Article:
The “what-is-the-best-Beatles-album” question is as pointless as it is personal. You’ve got the Abbey Road boosters, the Rubber Soul fanatics, the people who love the innocence and energy of their debut Please Please Me, and the people who love the hippie-baroque intricacies of Sgt. Pepper’s Lonely Hearts Club Band. Then there’s people like me, who say Revolver is their best (by a slim whisker — it’s the most formidable discography in popular music.) My group has has been growing larger over the past several years. Sgt. Pepper’s star has faded a little, and Revolver’s reputation has finally clawed its way past it. The swaggering confidence they had as masters of the recording studio has seeped into the grooves of this record. They opened a dizzying bag of studio tricks: varispeed, tape loops, flanging, phasing, everything tried backwards, upside down, and sideways. The sheer musical variety from track to track demonstrates their effortless ear for genre and pastiche. From Harrison’s classical Indian piece “Love You To” to McCartney’s brass-saturated Memphis soul tribute “Got To Get You Into My Life,” to Lennon’s attempt (often imitated, never bettered) to create the audio equivalent of an LSD trip on “Tomorrow Never Knows,” Revolver shows off a band at the absolute top of its game. And I didn’t even mention “Eleanor Rigby.” Or “Yellow Submarine.” Or “Taxman.” Or “Good Day Sunshine.” Or “She Said She Said.” Each worthy of an essay of their own. And there’s still more great stuff…it’s a hell of an album.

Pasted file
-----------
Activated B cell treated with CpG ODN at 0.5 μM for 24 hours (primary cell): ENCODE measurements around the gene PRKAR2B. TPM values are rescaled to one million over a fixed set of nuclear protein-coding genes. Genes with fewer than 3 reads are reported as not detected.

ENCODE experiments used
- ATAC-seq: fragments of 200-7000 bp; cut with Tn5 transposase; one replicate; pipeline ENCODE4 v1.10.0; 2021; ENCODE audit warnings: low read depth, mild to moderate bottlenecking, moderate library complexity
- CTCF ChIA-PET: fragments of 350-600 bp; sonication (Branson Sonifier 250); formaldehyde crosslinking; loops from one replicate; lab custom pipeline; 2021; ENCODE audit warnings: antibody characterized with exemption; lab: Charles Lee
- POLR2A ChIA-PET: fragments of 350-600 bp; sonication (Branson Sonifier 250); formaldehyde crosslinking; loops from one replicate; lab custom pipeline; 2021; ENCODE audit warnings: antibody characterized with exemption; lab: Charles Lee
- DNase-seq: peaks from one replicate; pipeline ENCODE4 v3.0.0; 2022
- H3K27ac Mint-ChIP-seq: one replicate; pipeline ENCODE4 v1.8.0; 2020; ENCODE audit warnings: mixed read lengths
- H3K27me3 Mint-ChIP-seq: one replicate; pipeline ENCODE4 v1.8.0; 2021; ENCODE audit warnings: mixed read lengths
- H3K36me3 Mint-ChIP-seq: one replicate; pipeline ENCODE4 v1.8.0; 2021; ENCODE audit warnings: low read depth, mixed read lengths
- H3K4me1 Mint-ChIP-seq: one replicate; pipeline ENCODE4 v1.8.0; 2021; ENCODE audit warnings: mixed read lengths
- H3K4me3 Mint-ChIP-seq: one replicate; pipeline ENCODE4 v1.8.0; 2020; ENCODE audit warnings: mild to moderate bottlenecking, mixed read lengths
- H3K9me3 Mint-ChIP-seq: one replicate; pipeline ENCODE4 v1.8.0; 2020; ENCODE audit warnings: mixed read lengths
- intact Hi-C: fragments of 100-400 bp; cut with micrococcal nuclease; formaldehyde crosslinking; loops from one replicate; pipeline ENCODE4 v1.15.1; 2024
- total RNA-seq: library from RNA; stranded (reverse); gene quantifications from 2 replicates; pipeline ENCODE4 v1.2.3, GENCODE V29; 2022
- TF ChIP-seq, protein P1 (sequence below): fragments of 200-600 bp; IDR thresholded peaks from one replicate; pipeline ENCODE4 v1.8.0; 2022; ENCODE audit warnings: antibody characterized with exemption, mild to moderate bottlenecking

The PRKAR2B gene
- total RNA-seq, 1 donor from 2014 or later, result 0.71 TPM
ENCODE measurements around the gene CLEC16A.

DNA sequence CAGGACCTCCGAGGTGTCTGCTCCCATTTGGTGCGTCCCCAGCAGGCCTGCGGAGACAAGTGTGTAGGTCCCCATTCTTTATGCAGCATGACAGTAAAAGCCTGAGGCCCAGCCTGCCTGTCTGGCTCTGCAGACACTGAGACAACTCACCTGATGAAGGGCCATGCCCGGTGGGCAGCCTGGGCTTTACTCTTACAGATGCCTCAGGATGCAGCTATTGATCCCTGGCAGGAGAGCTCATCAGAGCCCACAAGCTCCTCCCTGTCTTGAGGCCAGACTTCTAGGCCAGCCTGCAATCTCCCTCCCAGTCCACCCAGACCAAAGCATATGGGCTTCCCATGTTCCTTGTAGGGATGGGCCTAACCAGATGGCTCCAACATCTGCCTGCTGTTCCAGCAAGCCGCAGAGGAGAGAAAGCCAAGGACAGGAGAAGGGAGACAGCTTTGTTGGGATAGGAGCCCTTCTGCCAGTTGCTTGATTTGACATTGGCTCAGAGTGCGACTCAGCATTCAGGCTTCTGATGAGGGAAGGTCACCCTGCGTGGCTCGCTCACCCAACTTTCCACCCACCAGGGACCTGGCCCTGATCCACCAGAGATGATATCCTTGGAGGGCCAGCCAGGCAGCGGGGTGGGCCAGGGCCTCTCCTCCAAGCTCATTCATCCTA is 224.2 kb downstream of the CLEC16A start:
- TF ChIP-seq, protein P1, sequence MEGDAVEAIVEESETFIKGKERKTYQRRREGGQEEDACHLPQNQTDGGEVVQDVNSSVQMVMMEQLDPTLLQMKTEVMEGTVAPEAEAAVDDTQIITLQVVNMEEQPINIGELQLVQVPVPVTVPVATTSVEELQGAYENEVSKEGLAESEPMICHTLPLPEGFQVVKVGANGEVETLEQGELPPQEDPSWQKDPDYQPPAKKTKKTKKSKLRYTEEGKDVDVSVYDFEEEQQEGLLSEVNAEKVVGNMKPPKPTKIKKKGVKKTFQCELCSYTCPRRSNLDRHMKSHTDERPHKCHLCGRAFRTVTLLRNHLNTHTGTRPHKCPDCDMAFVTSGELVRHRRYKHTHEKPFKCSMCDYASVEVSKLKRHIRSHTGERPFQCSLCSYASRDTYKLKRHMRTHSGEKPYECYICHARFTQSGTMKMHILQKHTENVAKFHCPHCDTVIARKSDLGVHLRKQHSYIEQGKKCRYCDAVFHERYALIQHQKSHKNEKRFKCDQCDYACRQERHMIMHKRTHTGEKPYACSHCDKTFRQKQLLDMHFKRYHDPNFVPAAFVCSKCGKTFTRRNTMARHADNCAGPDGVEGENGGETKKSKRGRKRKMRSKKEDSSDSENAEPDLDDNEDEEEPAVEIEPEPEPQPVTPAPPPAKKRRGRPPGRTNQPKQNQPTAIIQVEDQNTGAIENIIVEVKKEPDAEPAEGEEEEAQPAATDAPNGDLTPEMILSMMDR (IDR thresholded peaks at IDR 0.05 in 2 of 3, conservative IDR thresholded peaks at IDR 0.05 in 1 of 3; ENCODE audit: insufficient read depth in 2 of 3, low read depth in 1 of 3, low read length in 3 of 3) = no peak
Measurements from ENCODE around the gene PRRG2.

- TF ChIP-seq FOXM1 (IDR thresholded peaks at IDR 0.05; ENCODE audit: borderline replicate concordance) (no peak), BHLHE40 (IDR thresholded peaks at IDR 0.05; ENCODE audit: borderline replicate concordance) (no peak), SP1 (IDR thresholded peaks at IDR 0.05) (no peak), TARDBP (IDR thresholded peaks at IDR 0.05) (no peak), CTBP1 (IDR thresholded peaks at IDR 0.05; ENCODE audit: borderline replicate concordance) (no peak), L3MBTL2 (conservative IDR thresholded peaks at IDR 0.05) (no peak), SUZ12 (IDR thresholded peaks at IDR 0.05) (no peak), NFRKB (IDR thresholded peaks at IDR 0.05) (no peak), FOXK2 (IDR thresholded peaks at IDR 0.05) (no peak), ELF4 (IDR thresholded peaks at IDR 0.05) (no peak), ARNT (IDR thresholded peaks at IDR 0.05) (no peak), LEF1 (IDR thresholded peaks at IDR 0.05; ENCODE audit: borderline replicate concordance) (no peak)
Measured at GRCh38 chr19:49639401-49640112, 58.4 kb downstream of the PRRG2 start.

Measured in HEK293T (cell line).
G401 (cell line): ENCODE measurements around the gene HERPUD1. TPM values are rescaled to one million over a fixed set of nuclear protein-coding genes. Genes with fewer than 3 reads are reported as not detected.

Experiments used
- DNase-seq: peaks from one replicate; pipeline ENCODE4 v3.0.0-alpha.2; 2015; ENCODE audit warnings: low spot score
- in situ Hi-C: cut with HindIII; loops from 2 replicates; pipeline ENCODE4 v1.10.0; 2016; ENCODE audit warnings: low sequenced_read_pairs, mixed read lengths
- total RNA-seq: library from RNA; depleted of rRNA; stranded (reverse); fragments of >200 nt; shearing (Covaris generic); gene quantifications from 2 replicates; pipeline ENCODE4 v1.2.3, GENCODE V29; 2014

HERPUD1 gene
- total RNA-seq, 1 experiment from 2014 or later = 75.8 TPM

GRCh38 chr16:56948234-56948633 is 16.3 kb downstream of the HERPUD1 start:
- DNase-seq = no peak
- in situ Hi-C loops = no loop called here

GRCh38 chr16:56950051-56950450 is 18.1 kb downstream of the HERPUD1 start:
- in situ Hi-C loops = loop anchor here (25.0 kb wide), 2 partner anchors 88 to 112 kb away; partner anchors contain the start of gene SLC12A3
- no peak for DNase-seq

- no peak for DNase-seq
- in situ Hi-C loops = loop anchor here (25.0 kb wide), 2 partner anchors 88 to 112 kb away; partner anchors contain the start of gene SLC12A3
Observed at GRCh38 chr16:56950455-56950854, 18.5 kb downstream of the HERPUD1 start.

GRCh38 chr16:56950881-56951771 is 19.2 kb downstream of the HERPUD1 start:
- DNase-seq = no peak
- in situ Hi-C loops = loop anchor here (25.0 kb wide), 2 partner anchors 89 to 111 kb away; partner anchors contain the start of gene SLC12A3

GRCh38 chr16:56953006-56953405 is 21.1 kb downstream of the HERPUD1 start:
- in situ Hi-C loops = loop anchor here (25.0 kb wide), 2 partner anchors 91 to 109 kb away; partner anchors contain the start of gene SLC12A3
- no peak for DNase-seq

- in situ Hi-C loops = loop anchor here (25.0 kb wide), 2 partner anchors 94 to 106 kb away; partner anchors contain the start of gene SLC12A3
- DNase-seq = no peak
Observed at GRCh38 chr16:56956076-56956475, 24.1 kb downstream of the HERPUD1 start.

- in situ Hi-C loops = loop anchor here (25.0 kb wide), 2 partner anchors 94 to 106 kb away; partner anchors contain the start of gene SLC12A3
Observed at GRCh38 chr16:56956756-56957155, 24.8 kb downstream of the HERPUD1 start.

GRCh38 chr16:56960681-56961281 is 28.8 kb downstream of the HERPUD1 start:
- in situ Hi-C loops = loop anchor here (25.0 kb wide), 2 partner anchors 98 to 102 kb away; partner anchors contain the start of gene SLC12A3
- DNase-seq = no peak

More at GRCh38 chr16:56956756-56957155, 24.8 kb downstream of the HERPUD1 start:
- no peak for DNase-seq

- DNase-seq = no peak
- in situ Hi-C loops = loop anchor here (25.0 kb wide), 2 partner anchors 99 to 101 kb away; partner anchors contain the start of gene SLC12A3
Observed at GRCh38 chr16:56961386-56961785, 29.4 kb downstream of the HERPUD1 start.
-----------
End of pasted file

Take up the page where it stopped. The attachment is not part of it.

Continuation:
The Rolling Stones — AftermathRSAftermathUK

Release Date: April 15

Highest Chart Position: #1 (U.K.), #2 (U.S.)

The Stones started their career as a better-than-average R&B cover band, but didn’t truly come into their own until the Jagger-Richards songwriting team kicked into gear in ‘65 with two blistering singles, “The Last Time” and “(I Can’t Get No) Satisfaction.” By the spring of 1966, they were ready to unleash their first all-original album on an unsuspecting public. Their R&B roots were almost nowhere to be heard, replaced by a brittle, bitter form of power pop. The songs perfectly captured the mood of being a young, jaded rock star in Swinging London, and were underpinned by Charlie Watts’ light, jazzy touch on the drums. No heroics yet from future guitar god Keith Richards, who contributes a few stinging, fuzz-pedal lines here and there. The real show is band founder, multi-instrumentalist (and soon-to-be-ousted) Brian Jones, providing exotic textures on sitar, marimba, dulcimer, harpsichord, and a variety of bells, chimes, and random percussion. [Like many U.K. albums, Aftermath hit U.S. shores in altered form – a different cover and shorter track list. Unlike the clearly inferior U.S. version of Revolver, which simply cut the three Lennon tracks that had already appeared earlier in the year on the U.S.-only Yesterday…And Today, the American Aftermath is actually defensible – cutting four tracks (two of which were very sub-par) and adding the first-rate “Paint It, Black,” which had been a stand-alone single in the U.K.]